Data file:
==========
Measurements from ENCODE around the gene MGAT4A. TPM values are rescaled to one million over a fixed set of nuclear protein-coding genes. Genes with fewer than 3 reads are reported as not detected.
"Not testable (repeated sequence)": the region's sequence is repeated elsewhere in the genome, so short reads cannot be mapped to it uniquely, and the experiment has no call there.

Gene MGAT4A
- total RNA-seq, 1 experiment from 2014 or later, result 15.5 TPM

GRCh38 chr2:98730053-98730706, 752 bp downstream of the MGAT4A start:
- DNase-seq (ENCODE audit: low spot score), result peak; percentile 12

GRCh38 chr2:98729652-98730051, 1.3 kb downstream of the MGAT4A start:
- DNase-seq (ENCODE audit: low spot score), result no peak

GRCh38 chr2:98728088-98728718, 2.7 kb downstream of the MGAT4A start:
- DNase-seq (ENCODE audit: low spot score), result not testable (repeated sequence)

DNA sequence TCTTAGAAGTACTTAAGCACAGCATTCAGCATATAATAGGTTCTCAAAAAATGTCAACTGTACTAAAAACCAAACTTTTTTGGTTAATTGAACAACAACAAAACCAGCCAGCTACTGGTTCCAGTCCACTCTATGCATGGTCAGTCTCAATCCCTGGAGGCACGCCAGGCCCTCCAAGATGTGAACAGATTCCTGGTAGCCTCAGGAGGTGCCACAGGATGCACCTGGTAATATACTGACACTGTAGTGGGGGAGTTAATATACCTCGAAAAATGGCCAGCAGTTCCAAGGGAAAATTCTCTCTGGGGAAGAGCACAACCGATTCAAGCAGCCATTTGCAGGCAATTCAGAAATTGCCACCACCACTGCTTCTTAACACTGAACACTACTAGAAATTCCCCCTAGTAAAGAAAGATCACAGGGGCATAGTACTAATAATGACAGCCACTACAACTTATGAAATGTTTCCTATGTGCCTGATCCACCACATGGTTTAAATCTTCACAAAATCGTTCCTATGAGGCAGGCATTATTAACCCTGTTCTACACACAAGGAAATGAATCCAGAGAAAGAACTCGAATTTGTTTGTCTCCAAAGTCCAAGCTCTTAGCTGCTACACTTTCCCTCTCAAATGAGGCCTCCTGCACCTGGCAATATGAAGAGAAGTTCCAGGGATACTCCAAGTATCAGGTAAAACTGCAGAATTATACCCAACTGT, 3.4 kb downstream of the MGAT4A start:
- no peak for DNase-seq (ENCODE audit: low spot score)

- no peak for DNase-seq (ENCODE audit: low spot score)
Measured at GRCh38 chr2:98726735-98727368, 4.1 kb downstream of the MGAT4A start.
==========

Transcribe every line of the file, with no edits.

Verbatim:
Measurements from ENCODE around the gene MGAT4A. TPM values are rescaled to one million over a fixed set of nuclear protein-coding genes. Genes with fewer than 3 reads are reported as not detected.
"Not testable (repeated sequence)": the region's sequence is repeated elsewhere in the genome, so short reads cannot be mapped to it uniquely, and the experiment has no call there.

Gene MGAT4A
- total RNA-seq, 1 experiment from 2014 or later, result 15.5 TPM

GRCh38 chr2:98730053-98730706, 752 bp downstream of the MGAT4A start:
- DNase-seq (ENCODE audit: low spot score), result peak; percentile 12

GRCh38 chr2:98729652-98730051, 1.3 kb downstream of the MGAT4A start:
- DNase-seq (ENCODE audit: low spot score), result no peak

GRCh38 chr2:98728088-98728718, 2.7 kb downstream of the MGAT4A start:
- DNase-seq (ENCODE audit: low spot score), result not testable (repeated sequence)

DNA sequence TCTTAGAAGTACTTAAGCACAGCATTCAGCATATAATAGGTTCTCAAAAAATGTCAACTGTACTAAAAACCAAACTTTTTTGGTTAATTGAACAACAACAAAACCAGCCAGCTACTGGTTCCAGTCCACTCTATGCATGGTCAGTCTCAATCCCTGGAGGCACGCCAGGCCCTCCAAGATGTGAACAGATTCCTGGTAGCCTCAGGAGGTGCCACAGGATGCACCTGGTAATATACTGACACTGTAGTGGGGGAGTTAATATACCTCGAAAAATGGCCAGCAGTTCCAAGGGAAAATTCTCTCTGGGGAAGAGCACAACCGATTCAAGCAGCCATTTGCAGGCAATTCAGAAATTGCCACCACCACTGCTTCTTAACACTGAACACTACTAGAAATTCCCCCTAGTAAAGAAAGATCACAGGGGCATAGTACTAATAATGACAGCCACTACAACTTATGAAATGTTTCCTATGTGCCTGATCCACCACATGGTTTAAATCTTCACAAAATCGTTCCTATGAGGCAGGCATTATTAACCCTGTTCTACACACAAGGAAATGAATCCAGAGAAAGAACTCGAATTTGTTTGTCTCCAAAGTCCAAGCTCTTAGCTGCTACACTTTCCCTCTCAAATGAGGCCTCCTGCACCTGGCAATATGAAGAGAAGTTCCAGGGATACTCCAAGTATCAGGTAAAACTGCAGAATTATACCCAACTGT, 3.4 kb downstream of the MGAT4A start:
- no peak for DNase-seq (ENCODE audit: low spot score)

- no peak for DNase-seq (ENCODE audit: low spot score)
Measured at GRCh38 chr2:98726735-98727368, 4.1 kb downstream of the MGAT4A start.